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Treating Yourself is Not the Answer

March 13, 2017

Treating Yourself is Not the Answer
Sunday was errand day. Every day feels like errand day, when you’re moving, but Sunday is the big one. I drive to the big box store part of town to pick up all the things I will need in my new home: dish soap, hand soap, cleaning products and laundry detergent. My shower curtain has to be replaced, so I grab something white to brighten up my new-to-me bathroom with the dark tile floors. Into the basket it goes, along with a new plastic liner. I forgot my shopping list at home, which feels like the biggest mistake I could make on a day like this. But I know I wrote down that I also need aluminum foil, so I grab a roll of that too.

As I walk toward the numbered rows of blue cash registers, I pass the seasonal goods. Easter is coming. There is a lot of chocolate on the shelves. Chocolate definitely wasn’t on my list, but I gravitate towards it anyway. My eyes scan dozens of products and eventually settle on the Cadbury section. Creme Eggs and Mini Eggs are dangerous substances, in my world. I can’t help but notice that buying four Creme Eggs is cheaper than buying two. I could eat four Creme Eggs right now, I think. Oh, but the big bag of Mini Eggs looks even better. I nearly salivate at the thought of smelling the sweet vanilla scent that releases from the bag when you open it.

I spend the next three minutes running numbers and making justifications for why I should buy one of these two items. It’s not surprising that the more you buy, the better the deal is. But I know I don’t need a 2 lb. bag of Mini Eggs any more than I need the four Creme Eggs. Still, I imagine buying one, opening it in the car and stuffing my face full, then feeling the temporary high that comes with giving into a craving. The sugar would hit my bloodstream and, with a few beats of the heart, run through my entire body. I realize my eyes are closed, as I’ve been visualizing the experience. When I open them, I see the bag of Mini Eggs is in my hand. I return it to its place on the shelf and walk away.

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There’s No Place Like (a New) Home

March 8, 2017

There's No Place Like (a New) Home

If you’ve been following my story for a while, you know I’ve moved many times in the last six years. First, I left my hometown and moved to Toronto for work. After realizing Toronto wasn’t the place for me, I took my job back to BC and moved to Greater Vancouver. Due to a series of unfortunate events (attempted break in, bad roommate situation, etc.), I had to move in/out of three different apartments in my first year there. I finally settled in a condo in Port Moody, where I stayed for two years, before another unfortunate event inspired me to go back to my hometown to be closer to my family.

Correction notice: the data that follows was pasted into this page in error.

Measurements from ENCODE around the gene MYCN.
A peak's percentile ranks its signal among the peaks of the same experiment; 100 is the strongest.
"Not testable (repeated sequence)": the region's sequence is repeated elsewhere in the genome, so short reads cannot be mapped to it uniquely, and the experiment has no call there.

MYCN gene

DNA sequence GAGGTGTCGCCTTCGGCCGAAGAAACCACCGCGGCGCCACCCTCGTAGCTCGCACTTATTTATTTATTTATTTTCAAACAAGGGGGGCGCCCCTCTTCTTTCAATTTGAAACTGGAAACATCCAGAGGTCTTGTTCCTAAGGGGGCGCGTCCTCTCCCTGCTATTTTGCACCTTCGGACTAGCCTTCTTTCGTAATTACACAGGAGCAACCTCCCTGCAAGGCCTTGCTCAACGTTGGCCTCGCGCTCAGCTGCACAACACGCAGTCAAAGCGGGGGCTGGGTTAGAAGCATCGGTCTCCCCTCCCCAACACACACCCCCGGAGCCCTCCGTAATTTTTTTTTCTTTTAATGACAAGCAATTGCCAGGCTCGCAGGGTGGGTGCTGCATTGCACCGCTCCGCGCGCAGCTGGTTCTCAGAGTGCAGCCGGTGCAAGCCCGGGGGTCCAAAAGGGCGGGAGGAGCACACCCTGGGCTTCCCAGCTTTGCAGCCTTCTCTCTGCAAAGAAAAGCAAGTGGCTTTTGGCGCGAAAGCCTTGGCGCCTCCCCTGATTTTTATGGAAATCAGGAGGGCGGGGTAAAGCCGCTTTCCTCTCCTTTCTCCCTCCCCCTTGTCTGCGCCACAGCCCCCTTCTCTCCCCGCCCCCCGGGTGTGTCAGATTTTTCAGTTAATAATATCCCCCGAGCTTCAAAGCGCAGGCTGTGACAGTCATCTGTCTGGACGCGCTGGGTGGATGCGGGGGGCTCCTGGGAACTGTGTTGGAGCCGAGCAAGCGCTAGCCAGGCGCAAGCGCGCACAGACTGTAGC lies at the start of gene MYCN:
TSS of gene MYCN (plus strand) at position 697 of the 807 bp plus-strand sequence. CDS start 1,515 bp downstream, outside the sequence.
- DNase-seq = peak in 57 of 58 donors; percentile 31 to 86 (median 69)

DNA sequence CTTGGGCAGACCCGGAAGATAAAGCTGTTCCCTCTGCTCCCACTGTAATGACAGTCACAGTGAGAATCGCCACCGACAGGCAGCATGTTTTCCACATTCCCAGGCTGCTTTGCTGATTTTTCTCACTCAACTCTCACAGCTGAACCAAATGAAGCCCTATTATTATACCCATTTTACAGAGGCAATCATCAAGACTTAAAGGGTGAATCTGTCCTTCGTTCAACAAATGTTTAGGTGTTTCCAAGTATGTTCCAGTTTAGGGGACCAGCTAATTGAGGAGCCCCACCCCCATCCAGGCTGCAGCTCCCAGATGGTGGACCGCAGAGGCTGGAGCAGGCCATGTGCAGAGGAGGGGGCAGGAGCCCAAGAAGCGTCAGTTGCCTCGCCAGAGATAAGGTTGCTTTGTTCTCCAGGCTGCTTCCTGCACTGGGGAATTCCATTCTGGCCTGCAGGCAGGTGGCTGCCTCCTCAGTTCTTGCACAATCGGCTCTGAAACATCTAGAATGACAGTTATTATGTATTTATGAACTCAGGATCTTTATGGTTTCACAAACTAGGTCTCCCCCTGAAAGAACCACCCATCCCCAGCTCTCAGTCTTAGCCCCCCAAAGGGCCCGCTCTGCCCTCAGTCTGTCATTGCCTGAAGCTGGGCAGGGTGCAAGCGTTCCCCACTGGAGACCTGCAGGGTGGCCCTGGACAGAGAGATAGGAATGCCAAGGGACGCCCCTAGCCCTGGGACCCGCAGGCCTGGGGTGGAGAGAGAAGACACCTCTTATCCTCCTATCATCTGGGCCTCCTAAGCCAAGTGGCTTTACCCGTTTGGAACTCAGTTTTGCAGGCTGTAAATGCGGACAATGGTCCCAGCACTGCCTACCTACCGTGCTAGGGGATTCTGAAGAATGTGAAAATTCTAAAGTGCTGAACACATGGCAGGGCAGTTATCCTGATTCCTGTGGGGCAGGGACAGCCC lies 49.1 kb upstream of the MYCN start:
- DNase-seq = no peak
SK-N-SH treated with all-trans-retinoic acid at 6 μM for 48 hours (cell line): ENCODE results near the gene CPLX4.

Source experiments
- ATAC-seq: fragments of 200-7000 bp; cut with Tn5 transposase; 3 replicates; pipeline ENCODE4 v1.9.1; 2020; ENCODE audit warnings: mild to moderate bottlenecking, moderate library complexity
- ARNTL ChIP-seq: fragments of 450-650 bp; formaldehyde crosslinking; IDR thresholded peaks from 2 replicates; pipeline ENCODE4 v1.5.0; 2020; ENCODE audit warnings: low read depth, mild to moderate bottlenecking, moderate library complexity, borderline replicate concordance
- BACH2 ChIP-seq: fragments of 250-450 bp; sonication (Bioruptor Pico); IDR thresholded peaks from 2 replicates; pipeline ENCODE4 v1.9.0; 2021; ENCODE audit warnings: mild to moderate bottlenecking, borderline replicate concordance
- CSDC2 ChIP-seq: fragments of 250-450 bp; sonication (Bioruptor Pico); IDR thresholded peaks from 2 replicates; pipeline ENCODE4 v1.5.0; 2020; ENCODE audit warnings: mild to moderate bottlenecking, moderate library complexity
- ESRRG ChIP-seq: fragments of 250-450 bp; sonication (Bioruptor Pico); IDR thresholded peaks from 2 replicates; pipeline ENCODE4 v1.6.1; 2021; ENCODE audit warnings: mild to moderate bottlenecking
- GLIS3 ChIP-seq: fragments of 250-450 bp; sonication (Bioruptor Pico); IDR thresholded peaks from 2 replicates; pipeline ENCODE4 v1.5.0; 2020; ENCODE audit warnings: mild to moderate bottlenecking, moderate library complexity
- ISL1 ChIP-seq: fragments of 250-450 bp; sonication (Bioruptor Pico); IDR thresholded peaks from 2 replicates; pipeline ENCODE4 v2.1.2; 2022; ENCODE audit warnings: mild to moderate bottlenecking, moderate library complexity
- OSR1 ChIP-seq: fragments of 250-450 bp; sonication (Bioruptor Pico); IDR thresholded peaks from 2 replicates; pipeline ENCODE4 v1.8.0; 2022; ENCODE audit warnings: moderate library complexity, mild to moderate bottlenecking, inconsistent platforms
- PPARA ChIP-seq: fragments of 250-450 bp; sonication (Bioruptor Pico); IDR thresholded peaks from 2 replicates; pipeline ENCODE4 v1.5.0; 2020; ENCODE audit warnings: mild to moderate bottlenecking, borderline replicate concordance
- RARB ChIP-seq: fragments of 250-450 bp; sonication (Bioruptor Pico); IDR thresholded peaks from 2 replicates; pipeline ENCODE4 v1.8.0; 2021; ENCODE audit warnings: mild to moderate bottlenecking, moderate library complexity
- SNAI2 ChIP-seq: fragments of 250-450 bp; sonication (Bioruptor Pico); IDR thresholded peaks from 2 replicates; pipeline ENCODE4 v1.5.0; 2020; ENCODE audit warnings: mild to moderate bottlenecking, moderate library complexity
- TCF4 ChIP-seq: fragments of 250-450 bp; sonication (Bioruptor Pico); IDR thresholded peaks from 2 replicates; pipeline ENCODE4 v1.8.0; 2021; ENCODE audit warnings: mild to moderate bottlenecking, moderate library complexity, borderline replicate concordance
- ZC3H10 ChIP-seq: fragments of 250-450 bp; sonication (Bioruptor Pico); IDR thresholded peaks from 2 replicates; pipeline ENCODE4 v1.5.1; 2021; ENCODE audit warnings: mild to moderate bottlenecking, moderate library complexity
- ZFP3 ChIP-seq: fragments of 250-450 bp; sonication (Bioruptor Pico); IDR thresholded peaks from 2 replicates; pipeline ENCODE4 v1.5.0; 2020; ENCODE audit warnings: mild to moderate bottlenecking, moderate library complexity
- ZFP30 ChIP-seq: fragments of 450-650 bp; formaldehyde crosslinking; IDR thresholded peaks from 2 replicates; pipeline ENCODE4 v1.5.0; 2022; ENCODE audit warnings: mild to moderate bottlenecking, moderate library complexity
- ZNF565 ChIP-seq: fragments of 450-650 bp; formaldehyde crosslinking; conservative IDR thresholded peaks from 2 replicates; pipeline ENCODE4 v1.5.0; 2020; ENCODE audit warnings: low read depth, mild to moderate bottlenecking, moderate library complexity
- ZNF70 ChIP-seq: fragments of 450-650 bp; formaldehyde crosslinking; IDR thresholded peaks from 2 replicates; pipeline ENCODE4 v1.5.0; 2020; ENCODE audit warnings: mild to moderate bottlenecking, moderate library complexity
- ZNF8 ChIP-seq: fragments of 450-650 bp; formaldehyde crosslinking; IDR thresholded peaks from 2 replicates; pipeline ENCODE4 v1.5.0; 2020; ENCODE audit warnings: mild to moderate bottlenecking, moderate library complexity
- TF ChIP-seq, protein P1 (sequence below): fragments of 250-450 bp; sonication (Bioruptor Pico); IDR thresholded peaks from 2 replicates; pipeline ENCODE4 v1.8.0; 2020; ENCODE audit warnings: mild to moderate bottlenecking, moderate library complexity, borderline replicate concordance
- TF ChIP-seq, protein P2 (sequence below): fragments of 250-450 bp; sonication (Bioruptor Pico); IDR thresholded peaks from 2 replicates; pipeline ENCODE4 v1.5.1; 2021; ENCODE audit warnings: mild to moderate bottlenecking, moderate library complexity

Throughout all of those transitions, I never minded the moving process. In fact, some of my friends joke that I am a professional mover. They aren’t wrong, in the sense that I know the drill: find a place, pay the deposit, change your address on a million and one things, coordinate the move, take the boxes out and clean, bring the boxes in and unpack, and get your old deposit back. And when you have just 20% of what you once owned, the entire thing only takes a few hours. Moving is easy. Living in a state of transition feels normal. But it’s not normal… or at least, I don’t want it to be my normal anymore.

At the beginning of the slow money experiment, I hinted that I was ready to stop bouncing around from place-to-place. Being back in my hometown has been great. My family needed me, I needed them, and the quality time I got to spend with my friends here is something I will forever be grateful for. It healed me, during a time when I needed extra support. But it was never going to be a permanent move. I didn’t know where I would go next or finally land. I just continued to live in this transition period – until I went to Squamish for two months and realized that was the place I wanted to call home.

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How I’m Adopting an Abundance Mindset (and Applying It to My Investing Strategy)

March 3, 2017

How I'm Adopting an Abundance Mindset (and Applying It to My Investing Strategy)

When I first decided to spend a month experimenting with slow money, my goal was simply to do a proper check-in with my finances. It had been years since I’d had any major financial goals to work towards, which I knew was only going to lead me down the road to nowhere. And even though I had maintained all my savings in my first 20 months of self-employment, I wasn’t happy with how much I was spending on my business and I hated feeling like all I was doing was staying afloat. So, I set a list of intentions and have spent the last four weeks crossing off every last one of them.

Experiment #2: Slow Money

Most of these were easy to tackle. I’ve done this exercise enough times to know what I value, which made setting new goals and finding ways to achieve them simple. However, when it came to changing my investing strategy, I struggled to get comfortable with implementing what I knew I wanted to do.

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